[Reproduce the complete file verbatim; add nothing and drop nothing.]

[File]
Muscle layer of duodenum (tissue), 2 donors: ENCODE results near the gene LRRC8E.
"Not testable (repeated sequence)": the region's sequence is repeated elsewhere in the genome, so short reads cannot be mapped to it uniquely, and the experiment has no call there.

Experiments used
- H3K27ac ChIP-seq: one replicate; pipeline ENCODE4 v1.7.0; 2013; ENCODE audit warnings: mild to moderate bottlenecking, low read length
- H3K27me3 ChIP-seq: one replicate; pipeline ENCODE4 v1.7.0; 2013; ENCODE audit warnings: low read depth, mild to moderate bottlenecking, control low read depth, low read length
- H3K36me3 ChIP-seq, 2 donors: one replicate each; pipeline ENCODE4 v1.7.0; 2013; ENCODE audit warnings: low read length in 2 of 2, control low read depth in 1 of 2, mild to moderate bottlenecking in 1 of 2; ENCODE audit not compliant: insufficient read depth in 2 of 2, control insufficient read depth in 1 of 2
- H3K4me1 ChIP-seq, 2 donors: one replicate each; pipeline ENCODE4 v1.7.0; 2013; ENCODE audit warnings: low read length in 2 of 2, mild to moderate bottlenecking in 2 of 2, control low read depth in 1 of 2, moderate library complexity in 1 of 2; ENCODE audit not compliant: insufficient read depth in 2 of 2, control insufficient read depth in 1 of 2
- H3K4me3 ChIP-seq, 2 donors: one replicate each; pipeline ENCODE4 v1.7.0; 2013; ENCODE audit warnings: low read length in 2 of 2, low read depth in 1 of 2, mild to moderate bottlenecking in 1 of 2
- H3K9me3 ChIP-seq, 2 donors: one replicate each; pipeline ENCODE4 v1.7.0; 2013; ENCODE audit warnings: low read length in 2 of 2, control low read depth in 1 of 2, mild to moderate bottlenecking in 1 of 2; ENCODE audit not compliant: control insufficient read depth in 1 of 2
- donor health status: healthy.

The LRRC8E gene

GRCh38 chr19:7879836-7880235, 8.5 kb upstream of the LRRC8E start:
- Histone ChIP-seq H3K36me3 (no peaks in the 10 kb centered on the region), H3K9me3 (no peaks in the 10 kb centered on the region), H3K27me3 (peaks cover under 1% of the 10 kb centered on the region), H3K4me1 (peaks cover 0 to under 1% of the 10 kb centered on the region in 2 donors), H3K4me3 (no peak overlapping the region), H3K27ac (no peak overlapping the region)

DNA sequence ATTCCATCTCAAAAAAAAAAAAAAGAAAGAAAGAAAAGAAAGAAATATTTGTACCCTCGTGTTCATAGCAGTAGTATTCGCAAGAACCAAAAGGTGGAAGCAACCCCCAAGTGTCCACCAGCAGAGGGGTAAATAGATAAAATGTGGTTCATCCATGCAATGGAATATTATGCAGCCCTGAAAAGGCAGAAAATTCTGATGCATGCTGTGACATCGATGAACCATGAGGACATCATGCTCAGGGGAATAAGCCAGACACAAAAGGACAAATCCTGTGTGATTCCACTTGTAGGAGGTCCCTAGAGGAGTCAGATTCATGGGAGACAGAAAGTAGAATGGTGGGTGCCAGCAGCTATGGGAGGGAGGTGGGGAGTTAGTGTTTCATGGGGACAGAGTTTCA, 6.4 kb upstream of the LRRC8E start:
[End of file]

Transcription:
Muscle layer of duodenum (tissue), 2 donors: ENCODE results near the gene LRRC8E.
"Not testable (repeated sequence)": the region's sequence is repeated elsewhere in the genome, so short reads cannot be mapped to it uniquely, and the experiment has no call there.

Experiments used
- H3K27ac ChIP-seq: one replicate; pipeline ENCODE4 v1.7.0; 2013; ENCODE audit warnings: mild to moderate bottlenecking, low read length
- H3K27me3 ChIP-seq: one replicate; pipeline ENCODE4 v1.7.0; 2013; ENCODE audit warnings: low read depth, mild to moderate bottlenecking, control low read depth, low read length
- H3K36me3 ChIP-seq, 2 donors: one replicate each; pipeline ENCODE4 v1.7.0; 2013; ENCODE audit warnings: low read length in 2 of 2, control low read depth in 1 of 2, mild to moderate bottlenecking in 1 of 2; ENCODE audit not compliant: insufficient read depth in 2 of 2, control insufficient read depth in 1 of 2
- H3K4me1 ChIP-seq, 2 donors: one replicate each; pipeline ENCODE4 v1.7.0; 2013; ENCODE audit warnings: low read length in 2 of 2, mild to moderate bottlenecking in 2 of 2, control low read depth in 1 of 2, moderate library complexity in 1 of 2; ENCODE audit not compliant: insufficient read depth in 2 of 2, control insufficient read depth in 1 of 2
- H3K4me3 ChIP-seq, 2 donors: one replicate each; pipeline ENCODE4 v1.7.0; 2013; ENCODE audit warnings: low read length in 2 of 2, low read depth in 1 of 2, mild to moderate bottlenecking in 1 of 2
- H3K9me3 ChIP-seq, 2 donors: one replicate each; pipeline ENCODE4 v1.7.0; 2013; ENCODE audit warnings: low read length in 2 of 2, control low read depth in 1 of 2, mild to moderate bottlenecking in 1 of 2; ENCODE audit not compliant: control insufficient read depth in 1 of 2
- donor health status: healthy.

The LRRC8E gene

GRCh38 chr19:7879836-7880235, 8.5 kb upstream of the LRRC8E start:
- Histone ChIP-seq H3K36me3 (no peaks in the 10 kb centered on the region), H3K9me3 (no peaks in the 10 kb centered on the region), H3K27me3 (peaks cover under 1% of the 10 kb centered on the region), H3K4me1 (peaks cover 0 to under 1% of the 10 kb centered on the region in 2 donors), H3K4me3 (no peak overlapping the region), H3K27ac (no peak overlapping the region)

DNA sequence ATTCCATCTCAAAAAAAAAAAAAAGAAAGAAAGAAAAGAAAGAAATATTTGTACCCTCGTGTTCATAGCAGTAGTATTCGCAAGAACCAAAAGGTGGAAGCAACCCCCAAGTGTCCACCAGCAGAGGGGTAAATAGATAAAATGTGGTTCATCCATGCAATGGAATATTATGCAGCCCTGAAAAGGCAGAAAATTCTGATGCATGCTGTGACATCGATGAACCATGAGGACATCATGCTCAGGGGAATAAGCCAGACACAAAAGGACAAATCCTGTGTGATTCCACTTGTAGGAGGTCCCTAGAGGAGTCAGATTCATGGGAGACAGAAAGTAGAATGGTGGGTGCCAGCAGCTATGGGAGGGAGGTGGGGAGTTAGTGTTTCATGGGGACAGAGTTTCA, 6.4 kb upstream of the LRRC8E start: